A reed in the wind

Erik Kain

Erik writes about video games at Forbes and politics at Mother Jones. He's the contributor of The League though he hasn't written much here lately. He can be found occasionally composing 140 character cultural analysis on Twitter.

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88 Responses

  1. Zach says:

    I had the same take when I first read the eating-crow post, then I realized that he actually wrote “nibbling crow” which likely meant that he’d still advocate the same position but was wrong in some of his arguments (that there’d be no Arab support, that the United States would inevitably be stuck orchestrating the war, that ground troops would be required, etc) and wrong in ways that weren’t particularly justified at the time. For example, French and British air power is fairly strong and it was likely that they would provide a real and not token role in the attacks. Also, near-unanimous support for the war in the British Parliament countered his fears that international support would crumble or that the war was all about Sarkozy’s domestic politics. I wouldn’t be so fast to say that those arguments were actually wrong, but that’s how I read his partial mea culpa.Report

  2. Joe Carter says:

    Can anyone think of a non-homosexual related issue that Sullivan has not flip-flopped on?Report

    • BlaiseP in reply to Joe Carter says:

      That’s the problem with Sullivan in general. He ought to change his byline to read “Of no particulars or conviction”Report

    • Jason Kuznicki in reply to Joe Carter says:

      I can name three, at least.

      He has consistently opposed torture.

      He always thought Sarah Palin was a bad choice for the country, and he’s probably right on that, even if his Palin antipathy does go a bit too far even for my taste.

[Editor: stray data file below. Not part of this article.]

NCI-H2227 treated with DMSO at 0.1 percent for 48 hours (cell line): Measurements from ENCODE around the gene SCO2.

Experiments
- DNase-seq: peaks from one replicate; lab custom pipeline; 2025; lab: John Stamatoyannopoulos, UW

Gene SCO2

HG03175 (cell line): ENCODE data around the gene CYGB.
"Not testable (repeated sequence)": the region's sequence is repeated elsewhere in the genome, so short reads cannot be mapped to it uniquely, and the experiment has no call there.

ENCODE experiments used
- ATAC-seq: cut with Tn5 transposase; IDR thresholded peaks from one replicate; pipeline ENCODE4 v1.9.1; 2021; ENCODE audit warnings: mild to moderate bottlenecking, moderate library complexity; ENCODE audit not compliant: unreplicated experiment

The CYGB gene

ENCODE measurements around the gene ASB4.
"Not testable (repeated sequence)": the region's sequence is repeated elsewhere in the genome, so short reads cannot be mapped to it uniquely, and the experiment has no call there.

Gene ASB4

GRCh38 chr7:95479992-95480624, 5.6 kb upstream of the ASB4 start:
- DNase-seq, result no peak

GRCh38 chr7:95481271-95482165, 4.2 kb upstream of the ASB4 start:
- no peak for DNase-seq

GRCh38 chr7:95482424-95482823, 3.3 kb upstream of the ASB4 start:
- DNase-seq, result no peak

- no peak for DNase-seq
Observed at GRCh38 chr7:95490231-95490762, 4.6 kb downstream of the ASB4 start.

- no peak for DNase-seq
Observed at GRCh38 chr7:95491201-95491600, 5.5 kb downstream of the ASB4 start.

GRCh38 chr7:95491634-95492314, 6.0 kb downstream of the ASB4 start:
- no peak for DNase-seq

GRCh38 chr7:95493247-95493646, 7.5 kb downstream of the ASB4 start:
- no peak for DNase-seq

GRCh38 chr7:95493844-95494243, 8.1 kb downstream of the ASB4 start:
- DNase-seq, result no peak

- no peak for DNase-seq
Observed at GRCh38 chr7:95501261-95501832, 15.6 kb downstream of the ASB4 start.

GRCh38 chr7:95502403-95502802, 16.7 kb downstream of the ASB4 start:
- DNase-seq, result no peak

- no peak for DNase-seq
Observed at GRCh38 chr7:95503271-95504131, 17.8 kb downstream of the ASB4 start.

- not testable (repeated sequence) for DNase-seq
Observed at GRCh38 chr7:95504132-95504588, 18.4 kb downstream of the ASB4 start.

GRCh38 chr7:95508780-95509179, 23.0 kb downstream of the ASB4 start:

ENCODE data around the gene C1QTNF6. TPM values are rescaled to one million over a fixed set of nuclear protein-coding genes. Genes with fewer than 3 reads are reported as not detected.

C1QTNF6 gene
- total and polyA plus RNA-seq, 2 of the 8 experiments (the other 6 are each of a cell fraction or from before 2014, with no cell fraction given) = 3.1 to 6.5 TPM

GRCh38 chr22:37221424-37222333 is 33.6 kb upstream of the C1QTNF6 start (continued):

And I’m fairly certain he has always opposed the War on Drugs.Report

      • ***He has consistently opposed torture. ***

        Technically, that is true (for now). Yet he also thinks that three prisoners at Gitmo were tortured to death and that the Obama administration helped cover up the murders. If he were a bit more consistent (or believed half of what he says), wouldn’t he still be harping on this outrage?

        ***He always thought Sarah Palin was a bad choice for the country, and he’s probably right on that, even if his Palin antipathy does go a bit too far even for my taste.***

        Okay, I’ll concede on this one—for now. Sullivan has a pattern of changing his mind within a three year period so there is always the chance that he can flip on this one two in the near future.

        I don’t think it will happen, of course. His antagonism to Palin stems from his misogynistic disdain for powerful women. He used to hate Hillary Clinton with the same fervor and will likely find other women to despise by the next election cycle.

        ***And I’m fairly certain he has always opposed the War on Drugs.***

        I’ll concede that one too. In fact, I should have thought of that once since it fits into the pattern of excusing any activities related to behavior that Sullivan likes to engage in himself.Report

        • Jason Kuznicki in reply to Joe Carter says:

          Looks as if I’m three for three, after shoveling away a few dozen lines of ad hominem.

          I read Sullivan every day. I often disagree with him, as I do here, but I come back anyway. If you’re interested in discussing policies, that’s a talk worth having, and Sullivan often finds the best arguments for whatever side he chooses. That alone makes him valuable.

          If, however, all you want is to impugn the motives of a particular advocate, that’s not a terribly interesting discussion to me. Compare: Sullivan opposes the war on drugs merely because he smokes pot. And you oppose the persecution of Christians merely because you happen to be a Christian.

          Convenient, no?Report

          • BlaiseP in reply to Jason Kuznicki says:

            Perhaps you could comment upon Sullivan’s opponents within the LGBT community, especially Michael Warner: I can only comment from the outside.

            Seen from the outside, I find Sullivan’s views oddly shallow, a ship without a rudder, blown this way and that by the prevailing winds. As a student of languages and cultures, I am predisposed to view the word Normative with deepest suspicion, especially with topics as personal as sexuality.